Mercy Junction Justice and Peace center in Highland Park on Wednesday, May 17, 2017, in Chattanooga, Tenn. The center has been forced to close temporarily after safety concerns were raised about two residents who have formed their own religion.

A Monday court order brought a Highland Park community center one step closer to evicting a pair of renters who are holed up in the basement and driving off business.

Ryan Holmes and Tyler Short, of the "Church of Urth," have 10 days to appeal a judgment that awards possession of the Mercy Junction Justice and Peace Center to its elders and director. From there, Mercy Junction plans to file a writ on June 16 that would allow Hamilton County deputies to evict both men — and end a month-long saga that's been pushing renters away from the community center.

"We definitely will not open until at least June 16," Director Beth Foster said Monday, "and maybe even a few days after that as we figure out our situation."

The center, which is owned by St. Andrews Center, rents about 30 spaces to artists, activists and other community organizations focused on social justice issues. Holmes and Short were granted a lease in December 2016 after pitching "Church of Urth," an interfaith social justice ministry that emphasized happiness as the root of truth.

"We are a space that offers community space for artists, activists and people of faith," said Kali Meister, a former director and one of six elders for the center. "And they came in as activists and people of faith. But there was just something about them."

Also known for feeding the homeless and those in need, Mercy Junction closed its doors May 12 after Foster said she received several messages about a stream of Facebook posts Holmes made the night before "threatening some level of violence."

The posts include Holmes describing himself as the Archangel Michael, bringing everyone to Heaven, and questioning whether rape is real.

"We came into the center, got in touch with his family, thought it was a mental health crisis," Foster said. "We closed that day. His family came and spent all Friday and Saturday here. On Monday, the Facebook posts got even worse, so we announced we wouldn't be opening. From there, we've gone through the process with the police and what they can do."

Then came an eviction notice they ignored, Foster said.

In a Facebook message Monday, Holmes said only a landlord can issue an eviction.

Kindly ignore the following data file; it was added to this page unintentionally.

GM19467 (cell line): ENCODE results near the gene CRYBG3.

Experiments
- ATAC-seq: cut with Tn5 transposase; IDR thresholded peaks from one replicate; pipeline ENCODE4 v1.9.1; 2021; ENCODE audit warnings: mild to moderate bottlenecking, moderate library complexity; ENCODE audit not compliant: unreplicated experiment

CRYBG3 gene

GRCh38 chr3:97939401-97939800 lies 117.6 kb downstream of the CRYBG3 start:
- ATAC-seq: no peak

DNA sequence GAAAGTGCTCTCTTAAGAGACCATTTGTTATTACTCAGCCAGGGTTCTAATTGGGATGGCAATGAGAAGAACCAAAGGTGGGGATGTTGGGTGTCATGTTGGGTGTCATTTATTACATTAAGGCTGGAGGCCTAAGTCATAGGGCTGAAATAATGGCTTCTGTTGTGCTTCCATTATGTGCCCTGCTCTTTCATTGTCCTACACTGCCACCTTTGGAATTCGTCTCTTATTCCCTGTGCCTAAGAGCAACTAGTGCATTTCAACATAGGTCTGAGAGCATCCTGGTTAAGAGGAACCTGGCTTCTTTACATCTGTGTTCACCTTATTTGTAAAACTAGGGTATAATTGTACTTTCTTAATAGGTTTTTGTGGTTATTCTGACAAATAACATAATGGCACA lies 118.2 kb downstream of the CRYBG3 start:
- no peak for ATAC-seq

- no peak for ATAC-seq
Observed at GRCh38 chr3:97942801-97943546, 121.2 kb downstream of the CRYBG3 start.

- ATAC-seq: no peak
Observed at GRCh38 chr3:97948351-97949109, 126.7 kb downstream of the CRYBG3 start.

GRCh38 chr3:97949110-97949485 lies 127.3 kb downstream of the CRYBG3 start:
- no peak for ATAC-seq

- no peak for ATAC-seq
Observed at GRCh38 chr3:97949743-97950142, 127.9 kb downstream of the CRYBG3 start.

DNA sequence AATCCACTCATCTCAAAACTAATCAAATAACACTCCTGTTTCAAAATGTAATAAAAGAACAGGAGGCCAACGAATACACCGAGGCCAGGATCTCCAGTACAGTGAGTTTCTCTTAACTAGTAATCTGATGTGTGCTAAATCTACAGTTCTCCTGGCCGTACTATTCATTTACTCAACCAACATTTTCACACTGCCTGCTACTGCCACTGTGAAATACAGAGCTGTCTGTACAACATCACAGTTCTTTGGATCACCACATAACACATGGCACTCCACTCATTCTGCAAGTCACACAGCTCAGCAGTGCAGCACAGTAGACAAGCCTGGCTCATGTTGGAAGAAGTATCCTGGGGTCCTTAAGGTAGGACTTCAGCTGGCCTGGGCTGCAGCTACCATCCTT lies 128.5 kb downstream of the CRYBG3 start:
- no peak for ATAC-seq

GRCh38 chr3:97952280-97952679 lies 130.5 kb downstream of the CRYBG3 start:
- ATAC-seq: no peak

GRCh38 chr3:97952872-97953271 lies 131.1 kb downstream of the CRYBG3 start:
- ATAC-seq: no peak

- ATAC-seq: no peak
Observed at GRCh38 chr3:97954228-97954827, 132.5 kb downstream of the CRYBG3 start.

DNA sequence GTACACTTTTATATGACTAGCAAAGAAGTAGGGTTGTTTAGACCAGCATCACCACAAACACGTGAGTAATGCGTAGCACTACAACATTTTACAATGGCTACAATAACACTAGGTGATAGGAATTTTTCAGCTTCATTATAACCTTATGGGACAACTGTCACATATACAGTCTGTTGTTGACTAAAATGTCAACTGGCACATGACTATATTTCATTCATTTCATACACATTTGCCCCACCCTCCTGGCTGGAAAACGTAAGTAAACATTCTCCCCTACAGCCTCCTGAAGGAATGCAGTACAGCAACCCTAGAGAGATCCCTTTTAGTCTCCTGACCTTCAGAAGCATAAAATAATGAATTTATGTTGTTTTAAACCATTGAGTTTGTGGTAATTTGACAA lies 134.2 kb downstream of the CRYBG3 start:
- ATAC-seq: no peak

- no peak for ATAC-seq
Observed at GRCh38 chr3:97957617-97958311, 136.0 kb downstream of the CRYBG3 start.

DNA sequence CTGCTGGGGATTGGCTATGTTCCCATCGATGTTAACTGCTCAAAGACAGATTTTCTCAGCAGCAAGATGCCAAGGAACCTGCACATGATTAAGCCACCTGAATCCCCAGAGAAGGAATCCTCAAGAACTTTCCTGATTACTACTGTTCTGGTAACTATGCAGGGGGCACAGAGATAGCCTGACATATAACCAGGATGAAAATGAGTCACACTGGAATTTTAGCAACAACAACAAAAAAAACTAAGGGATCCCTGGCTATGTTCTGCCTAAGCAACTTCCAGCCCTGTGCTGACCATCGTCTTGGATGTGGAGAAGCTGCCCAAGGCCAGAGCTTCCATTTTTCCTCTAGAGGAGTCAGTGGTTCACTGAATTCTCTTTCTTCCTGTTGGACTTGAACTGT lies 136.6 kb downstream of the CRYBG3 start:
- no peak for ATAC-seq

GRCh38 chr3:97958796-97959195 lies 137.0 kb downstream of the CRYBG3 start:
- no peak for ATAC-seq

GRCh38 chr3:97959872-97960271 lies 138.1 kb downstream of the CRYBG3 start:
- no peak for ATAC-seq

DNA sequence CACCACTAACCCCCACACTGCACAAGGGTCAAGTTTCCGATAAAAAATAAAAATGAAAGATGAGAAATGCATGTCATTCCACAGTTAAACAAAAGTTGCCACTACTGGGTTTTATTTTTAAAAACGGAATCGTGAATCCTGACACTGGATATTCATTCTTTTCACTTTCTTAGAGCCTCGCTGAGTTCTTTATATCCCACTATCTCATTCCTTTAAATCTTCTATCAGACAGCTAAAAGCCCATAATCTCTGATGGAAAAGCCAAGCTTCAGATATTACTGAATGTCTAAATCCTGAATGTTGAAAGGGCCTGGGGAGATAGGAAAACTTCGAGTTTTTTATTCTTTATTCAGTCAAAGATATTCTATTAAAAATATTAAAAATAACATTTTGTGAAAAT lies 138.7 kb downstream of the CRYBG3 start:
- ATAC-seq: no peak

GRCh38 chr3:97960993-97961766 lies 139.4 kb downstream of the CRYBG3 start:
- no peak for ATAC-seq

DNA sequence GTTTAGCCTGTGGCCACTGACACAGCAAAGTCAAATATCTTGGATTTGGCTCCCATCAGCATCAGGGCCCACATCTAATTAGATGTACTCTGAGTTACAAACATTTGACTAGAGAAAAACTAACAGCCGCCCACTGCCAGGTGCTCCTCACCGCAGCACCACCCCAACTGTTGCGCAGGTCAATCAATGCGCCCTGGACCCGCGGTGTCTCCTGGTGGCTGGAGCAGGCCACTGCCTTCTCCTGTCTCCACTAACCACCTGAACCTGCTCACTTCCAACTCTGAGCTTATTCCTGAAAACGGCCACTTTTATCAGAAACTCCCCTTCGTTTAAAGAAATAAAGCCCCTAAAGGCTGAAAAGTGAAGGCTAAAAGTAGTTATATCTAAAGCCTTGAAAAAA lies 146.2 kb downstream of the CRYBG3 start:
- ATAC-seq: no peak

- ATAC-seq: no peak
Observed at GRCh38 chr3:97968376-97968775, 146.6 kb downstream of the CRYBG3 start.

"They cannot act without talking to God," he wrote. "And none of them have met God yet. So you see the problem for the church. No state authorities can step in. Neither can they. Why do they want me evicted? That's my question."

Mercy Junction members said Holmes broke their lease agreement, is scaring away other partners in the building, and tries to wrongfully represent his organization as Mercy Junction.

"They subleased a room they didn't have a lease for, they vandalized some property," Foster said. "But the real kicker was the violation of our principle: They spoke of misogyny, presented themselves as Mercy Junction and had threats of violence."

Holmes agreed his lease had a "values clause," but questioned how posting on Facebook is a violation.

"Tell me how art violates values," he wrote.

Unless the threats of violence are personal, police can't treat this as a criminal issue, Foster said. In the meantime, four people have vacated the premises, either afraid of Holmes or tired of his message. Others avoid the space they paid for, and the center is losing money refunding their rent in part or full.

"I really haven't been able to go to my studio because he's been so aggressive," said Morgan Koch, an artist who rents space at Mercy Junction. "He claims that he will fight everyone, no matter what size you are. I have a 4-month-old right now. I also have a 7-year-old stepson I can't bring him either."

Days before attempts were made to evict the pair, Holmes and Short signed a lease for a larger space at Mercy Junction, Foster said. But neither showed up for Monday's court proceedings, resulting in an automatic "default" judgment in favor of the center.

"Got a court date today," Holmes wrote earlier that morning on Facebook. "Blowing it off. Someone is trying to evict me from a really old church. Problem is. Nobody is sure who owns it."

Contact staff writer Zack Peterson at or 423-757-6347. Follow him on Twitter @zackpeterson918.

This story was updated June 5 at 11:55 p.m. with more information.